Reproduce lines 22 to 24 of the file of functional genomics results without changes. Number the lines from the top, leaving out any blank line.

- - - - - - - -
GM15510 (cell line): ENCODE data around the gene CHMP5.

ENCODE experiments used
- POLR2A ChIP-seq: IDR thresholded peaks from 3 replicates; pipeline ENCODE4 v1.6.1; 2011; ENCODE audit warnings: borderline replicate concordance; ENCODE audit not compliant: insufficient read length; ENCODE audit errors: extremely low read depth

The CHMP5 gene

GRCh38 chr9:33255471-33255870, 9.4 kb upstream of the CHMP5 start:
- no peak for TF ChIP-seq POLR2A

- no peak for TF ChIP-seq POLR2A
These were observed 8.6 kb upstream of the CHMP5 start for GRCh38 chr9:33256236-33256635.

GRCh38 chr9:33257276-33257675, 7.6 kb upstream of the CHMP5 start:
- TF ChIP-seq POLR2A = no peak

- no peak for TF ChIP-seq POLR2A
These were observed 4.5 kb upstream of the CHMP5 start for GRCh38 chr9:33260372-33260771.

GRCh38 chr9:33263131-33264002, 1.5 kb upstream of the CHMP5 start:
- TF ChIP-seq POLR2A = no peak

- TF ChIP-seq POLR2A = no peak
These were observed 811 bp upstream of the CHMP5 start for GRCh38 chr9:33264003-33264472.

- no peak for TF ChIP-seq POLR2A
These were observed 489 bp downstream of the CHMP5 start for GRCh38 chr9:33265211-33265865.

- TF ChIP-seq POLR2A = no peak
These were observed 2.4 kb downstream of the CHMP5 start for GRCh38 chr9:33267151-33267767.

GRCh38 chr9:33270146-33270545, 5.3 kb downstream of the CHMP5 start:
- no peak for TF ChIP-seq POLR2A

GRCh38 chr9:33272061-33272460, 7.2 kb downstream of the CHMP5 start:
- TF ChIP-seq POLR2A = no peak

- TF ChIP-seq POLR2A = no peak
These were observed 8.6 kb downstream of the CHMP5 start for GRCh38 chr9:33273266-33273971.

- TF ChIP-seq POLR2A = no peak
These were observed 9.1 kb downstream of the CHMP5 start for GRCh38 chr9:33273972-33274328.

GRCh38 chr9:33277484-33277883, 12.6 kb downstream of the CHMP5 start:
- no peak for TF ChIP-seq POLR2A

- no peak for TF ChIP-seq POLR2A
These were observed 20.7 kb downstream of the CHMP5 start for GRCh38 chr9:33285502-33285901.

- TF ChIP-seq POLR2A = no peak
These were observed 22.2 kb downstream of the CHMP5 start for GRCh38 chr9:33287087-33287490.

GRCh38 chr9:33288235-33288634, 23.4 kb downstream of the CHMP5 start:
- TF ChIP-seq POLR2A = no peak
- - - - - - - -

- no peak for TF ChIP-seq POLR2A

GRCh38 chr9:33272061-33272460, 7.2 kb downstream of the CHMP5 start:
- TF ChIP-seq POLR2A = no peak